Pelton’s grapes come from other growers in the area including from Willcox and from Vigneto de Nannini another boutique vineyard started by Steve Nannini in his home in northwest Tucson.
The tidy rows of vines in Pelton’s vineyard just started to bud about three weeks ago, he says. The vines are already decently lush and leafy with a few clusters of baby grapes already starting to form.
“You can see they’re very happy, if you walk down there they’re reaching out to get you, they’ve taken over and they just started coming out in the last few weeks, they go crazy here,” he says.
Once they really take off, the vines will grow up to a couple inches a day and the grapes will be ripe for harvesting in July, Pelton says.
After the harvest, the juice is processed and stored in stainless steel or oak barrels and kept at a constant 58 degrees in the wine cellar built where the pool used to be on Pelton’s property. The wine will be kept there for three to four years until its ready to be bottled and sold.
Pelton’s sons and grandchildren come to Tucson from Texas each summer to help with bottling.
Making it all worthwhile
Wine bottled in 2016 and 2017 is just now being served and sold in the tasting room Pelton built and opened about a month ago. Private tastings are by appointment only, can be booked from noon to 5 p.m. daily and are kept intentionally small.
“That gives the time so I can actually talk to people about wine and I can talk to them about my philosophy and what makes our wine different from other wines … I can talk about anything and we make friends with them and we have a good time, that's what it should be,” Pelton says.
On a recent afternoon Pelton greeted Greg and Marie Galanek at the tasting room door then took his spot behind the bar to make his way down the wine list pouring samples of all six wines, while sharing the history of the vineyard and what sets his wine making process apart from others.
He talks about the cold fermentation process, the all-organic products he uses to fertilize the soil and keep the insects and weeds at bay, why he doesn't add sulfites and why he prefers to keep his wine unfiltered.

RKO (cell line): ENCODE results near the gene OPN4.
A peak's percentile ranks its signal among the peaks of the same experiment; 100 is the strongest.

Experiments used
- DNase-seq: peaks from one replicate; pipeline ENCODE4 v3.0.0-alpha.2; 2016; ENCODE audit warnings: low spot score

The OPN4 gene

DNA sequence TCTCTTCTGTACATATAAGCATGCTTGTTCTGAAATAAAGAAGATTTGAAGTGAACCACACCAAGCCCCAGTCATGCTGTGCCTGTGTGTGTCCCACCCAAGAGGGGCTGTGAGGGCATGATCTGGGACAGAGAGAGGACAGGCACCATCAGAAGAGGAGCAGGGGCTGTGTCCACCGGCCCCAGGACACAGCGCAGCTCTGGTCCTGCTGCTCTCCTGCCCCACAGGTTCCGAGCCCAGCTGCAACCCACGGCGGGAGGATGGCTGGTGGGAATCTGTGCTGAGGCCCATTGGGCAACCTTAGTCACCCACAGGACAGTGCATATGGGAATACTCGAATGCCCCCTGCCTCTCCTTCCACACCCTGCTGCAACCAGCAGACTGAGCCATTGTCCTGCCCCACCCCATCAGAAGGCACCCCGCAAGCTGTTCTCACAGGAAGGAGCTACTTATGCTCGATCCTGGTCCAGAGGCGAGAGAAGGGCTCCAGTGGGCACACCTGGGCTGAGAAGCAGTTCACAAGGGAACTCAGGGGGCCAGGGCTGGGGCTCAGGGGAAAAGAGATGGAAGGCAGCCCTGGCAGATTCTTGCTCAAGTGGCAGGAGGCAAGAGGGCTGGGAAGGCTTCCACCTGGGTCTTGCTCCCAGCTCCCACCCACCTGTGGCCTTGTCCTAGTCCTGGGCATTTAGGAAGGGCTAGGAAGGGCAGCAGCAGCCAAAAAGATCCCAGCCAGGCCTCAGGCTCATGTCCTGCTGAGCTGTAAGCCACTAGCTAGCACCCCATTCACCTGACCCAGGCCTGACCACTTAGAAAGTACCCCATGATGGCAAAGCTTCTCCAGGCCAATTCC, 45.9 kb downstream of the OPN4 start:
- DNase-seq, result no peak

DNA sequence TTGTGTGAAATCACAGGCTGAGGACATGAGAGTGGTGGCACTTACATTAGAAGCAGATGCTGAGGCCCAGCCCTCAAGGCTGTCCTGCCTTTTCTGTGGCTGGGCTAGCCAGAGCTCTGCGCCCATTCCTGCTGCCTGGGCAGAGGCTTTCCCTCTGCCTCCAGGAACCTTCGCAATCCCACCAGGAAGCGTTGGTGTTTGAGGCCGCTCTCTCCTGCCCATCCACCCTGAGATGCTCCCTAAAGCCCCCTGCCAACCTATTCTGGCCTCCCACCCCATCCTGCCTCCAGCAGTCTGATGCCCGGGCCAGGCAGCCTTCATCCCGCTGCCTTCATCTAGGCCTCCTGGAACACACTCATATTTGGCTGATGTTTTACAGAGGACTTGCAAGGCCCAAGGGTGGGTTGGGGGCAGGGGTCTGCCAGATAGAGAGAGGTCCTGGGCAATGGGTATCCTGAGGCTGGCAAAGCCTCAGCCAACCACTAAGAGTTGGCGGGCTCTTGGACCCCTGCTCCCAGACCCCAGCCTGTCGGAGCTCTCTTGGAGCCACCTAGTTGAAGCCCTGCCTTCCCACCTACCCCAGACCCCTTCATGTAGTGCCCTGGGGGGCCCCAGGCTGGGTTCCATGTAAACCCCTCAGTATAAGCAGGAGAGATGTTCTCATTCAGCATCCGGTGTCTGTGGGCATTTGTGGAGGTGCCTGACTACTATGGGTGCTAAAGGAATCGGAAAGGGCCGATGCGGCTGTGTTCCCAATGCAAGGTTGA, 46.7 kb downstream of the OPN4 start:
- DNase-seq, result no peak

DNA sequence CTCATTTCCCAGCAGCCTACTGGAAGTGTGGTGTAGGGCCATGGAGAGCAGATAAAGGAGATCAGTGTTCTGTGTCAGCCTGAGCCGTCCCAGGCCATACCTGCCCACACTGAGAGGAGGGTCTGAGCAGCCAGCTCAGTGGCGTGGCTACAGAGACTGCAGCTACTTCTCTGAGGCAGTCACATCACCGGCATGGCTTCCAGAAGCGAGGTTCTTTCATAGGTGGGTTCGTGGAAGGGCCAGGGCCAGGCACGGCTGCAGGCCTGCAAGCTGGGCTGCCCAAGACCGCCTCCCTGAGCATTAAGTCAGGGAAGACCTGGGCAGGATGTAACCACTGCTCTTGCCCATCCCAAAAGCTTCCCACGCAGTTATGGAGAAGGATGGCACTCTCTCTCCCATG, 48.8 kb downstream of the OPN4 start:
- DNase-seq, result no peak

"Everybody filters their wine and what you do when you filter is you take out some of the goodness, you take out some of the flavor, some of the aroma,” Pelton says.
That’s why his white wines have a golden hue instead of being crystal clear. It’s also why all the wines smell and taste exactly as they are described, you can immediately identify the mango notes in the malvasia and the hint of tobacco in the tempranillo.
The Galaneks, who were visiting Tucson from Massachusetts travel frequently all over the world always making sure to enjoy good food and try different wines from the places they visit — France, Germany, Spain, Sonoma, you name it. Five-star Google reviews led the couple to Old Pueblo Cellars and it did not disappoint.
“I very seldom go to a winery where I like all of them, but here there’s not a single one that I would say I would not drink again,” Greg Galanek says. “We’ve been to a lot of wineries … we’ve had a chateau owner uncork a bottle of wine that was 40 years old from his personal collection to share with our small group, so we’ve had a lot of different wines and I liked everything here.”
For Pelton, that's what all the time, effort and energy poured into winemaking and having the chance to literally share the fruits of his labor and his expertise with others is all about.
"Because of the way the wine's made, they just love it. 'I just love your wine' is what they all say and that makes you feel good," he says.
He's had customers buy a bottle of all six wines, and people who have come repeatedly because they enjoy his wine so much.
"That makes it worthwhile to me," he says.
If you go
Where: Old Pueblo Cellars, 10088 N. St Patrick Road
When: Private tastings are by appointment only and can be booked daily from noon to 5 p.m. by calling 520-551-1011.
Cost: Tastings are $10 per person and include a souvenir glass